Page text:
The festival is rooted in the local Sokci community, an ethnographic group of mostly Croatian Slavs. According to legend, when the Ottomans occupied Hungary in the 16th century, the townspeople fled to the nearby marshlands where they met an old Sokci man who promised that they’d soon return to their homes. He told them to carve masks and prepare for battle. When the masked, sheepskin-clad townspeople reappeared in the midst of a winter storm, the Ottomans thought they were facing demons and fled before sunrise. As a result, Busojaras has come to symbolize a way to scare away winter itself — and it’s no longer just Sokci people who participate. Now, every February, tourists flood Mohacs to take in the spectacle.Besides looking wild, the Busos also act wild, shouting and banging on things to make as much noise as possible, harassing spectators, and (a recent favorite) mocking anyone trying to take a selfie.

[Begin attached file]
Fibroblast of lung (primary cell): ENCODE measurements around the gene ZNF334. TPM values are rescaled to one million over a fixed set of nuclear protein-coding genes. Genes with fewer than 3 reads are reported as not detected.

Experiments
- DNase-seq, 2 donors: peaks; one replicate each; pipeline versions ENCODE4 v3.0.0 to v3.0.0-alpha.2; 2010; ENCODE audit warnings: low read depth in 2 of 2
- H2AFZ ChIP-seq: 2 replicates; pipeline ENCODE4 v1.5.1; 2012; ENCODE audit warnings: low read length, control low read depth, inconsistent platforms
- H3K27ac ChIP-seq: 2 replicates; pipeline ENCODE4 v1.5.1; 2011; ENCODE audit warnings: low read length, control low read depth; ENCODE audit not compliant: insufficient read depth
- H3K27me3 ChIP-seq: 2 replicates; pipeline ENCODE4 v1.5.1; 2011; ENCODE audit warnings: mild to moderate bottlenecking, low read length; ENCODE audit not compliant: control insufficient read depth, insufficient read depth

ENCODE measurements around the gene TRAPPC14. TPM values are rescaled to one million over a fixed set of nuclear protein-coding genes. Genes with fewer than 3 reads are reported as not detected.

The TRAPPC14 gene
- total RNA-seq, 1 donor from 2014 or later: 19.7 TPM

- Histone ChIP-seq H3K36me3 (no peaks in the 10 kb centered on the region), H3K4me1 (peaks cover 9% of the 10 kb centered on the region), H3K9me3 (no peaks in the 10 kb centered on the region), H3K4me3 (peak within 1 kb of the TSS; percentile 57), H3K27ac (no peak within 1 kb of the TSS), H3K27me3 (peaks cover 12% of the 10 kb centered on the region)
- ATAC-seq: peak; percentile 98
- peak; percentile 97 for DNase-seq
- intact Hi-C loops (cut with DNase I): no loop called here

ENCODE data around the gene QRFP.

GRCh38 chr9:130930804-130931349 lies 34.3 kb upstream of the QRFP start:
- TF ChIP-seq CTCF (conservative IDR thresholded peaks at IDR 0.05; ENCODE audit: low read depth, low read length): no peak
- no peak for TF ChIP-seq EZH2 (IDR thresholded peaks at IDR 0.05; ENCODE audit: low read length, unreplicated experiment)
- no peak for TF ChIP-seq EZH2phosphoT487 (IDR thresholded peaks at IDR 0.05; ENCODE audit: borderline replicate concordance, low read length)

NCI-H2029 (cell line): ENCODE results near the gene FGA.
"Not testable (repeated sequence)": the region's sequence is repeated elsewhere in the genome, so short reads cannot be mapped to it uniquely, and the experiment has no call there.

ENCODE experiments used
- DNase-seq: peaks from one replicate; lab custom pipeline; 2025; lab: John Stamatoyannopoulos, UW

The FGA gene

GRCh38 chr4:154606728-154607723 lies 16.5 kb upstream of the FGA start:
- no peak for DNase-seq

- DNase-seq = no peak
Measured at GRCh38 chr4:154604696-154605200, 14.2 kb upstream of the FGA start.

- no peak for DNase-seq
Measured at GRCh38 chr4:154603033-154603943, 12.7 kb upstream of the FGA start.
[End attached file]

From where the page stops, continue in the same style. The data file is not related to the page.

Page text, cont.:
Charles Fréger's book on the whole European tradition of dressing up as Beast Men for Carnival or the New Year:
A man "assumes a dual personality," says Antonio Carneiro, who dresses as a devilish careto for Carnival in Podence, Portugal. "He becomes something mysterious."The festival is about recognizing the different sorts of being we feel within in us, and that we see in the world around us: cruelty and kindness, hate and love, winter and summer. It is about experiencing, for a little while, a different identity and a different reality, one more tied to ancient archetypes than to the drab concerns of our daily lives.
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